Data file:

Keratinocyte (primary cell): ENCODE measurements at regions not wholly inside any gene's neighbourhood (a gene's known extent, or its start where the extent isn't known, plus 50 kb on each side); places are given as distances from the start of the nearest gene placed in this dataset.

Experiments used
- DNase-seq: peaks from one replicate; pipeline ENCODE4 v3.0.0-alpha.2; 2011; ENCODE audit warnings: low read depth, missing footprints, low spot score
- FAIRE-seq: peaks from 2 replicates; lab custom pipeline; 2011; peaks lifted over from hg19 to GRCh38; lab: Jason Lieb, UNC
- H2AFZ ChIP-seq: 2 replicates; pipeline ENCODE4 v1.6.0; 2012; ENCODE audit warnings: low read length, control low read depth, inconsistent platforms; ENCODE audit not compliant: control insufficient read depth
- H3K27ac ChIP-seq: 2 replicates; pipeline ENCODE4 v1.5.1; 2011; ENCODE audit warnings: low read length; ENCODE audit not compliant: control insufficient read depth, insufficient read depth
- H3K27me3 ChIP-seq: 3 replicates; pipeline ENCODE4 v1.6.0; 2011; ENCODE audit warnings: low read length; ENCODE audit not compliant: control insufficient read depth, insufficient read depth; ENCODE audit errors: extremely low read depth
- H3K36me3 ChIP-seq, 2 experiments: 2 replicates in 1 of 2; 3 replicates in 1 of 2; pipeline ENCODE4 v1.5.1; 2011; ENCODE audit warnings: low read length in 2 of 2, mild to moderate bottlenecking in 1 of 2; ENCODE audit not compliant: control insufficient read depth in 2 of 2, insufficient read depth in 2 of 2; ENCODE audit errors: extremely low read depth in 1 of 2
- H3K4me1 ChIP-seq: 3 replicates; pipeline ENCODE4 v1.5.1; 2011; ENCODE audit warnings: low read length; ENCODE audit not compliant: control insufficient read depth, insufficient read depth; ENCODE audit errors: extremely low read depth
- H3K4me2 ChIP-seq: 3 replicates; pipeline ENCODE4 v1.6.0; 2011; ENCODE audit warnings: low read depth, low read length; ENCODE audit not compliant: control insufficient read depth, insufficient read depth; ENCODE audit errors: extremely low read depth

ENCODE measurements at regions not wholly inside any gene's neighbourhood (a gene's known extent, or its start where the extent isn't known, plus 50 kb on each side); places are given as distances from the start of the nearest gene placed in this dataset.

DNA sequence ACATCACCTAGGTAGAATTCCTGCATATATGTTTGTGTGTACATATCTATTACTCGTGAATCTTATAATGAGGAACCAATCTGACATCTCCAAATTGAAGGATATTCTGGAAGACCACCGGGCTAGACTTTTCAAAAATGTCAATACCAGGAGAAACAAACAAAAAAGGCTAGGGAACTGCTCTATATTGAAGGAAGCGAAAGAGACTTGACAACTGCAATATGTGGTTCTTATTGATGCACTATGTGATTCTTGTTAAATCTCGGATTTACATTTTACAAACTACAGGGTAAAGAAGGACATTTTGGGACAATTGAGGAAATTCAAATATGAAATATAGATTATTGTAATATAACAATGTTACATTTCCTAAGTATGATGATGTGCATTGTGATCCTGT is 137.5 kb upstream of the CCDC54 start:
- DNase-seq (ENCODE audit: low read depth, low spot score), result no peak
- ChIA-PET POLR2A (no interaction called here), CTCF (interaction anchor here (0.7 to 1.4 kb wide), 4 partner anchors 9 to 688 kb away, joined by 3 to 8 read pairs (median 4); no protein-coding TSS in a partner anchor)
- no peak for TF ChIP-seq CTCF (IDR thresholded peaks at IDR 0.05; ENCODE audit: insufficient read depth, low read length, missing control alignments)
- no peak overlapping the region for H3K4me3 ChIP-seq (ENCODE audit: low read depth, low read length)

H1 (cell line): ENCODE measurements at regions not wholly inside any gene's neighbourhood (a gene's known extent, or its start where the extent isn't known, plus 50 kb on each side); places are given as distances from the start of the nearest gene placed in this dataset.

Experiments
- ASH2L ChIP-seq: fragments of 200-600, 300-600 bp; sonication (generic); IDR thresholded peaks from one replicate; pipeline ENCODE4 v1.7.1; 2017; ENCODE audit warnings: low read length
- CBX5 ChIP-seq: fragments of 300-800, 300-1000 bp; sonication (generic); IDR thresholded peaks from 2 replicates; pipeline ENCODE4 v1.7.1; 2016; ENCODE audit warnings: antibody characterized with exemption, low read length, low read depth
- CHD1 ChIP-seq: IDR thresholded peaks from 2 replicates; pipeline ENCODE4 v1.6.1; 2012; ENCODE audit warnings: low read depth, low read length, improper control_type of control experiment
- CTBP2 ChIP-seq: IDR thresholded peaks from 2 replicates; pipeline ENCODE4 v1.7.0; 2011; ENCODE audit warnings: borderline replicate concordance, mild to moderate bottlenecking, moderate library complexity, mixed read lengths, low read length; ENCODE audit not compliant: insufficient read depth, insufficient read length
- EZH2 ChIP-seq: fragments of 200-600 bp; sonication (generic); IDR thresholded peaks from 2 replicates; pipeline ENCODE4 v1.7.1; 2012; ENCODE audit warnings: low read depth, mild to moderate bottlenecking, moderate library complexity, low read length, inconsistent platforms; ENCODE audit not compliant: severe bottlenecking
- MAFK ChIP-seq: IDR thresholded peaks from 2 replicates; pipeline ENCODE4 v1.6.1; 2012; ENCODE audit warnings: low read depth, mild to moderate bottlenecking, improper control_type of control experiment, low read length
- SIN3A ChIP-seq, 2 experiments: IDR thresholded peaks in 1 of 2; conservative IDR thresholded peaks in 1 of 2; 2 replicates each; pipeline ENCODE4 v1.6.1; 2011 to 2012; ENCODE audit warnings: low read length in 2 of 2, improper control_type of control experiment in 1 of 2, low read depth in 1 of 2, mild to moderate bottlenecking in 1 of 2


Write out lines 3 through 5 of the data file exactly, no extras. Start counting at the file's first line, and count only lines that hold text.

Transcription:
- DNase-seq: peaks from one replicate; pipeline ENCODE4 v3.0.0-alpha.2; 2011; ENCODE audit warnings: low read depth, missing footprints, low spot score
- FAIRE-seq: peaks from 2 replicates; lab custom pipeline; 2011; peaks lifted over from hg19 to GRCh38; lab: Jason Lieb, UNC
- H2AFZ ChIP-seq: 2 replicates; pipeline ENCODE4 v1.6.0; 2012; ENCODE audit warnings: low read length, control low read depth, inconsistent platforms; ENCODE audit not compliant: control insufficient read depth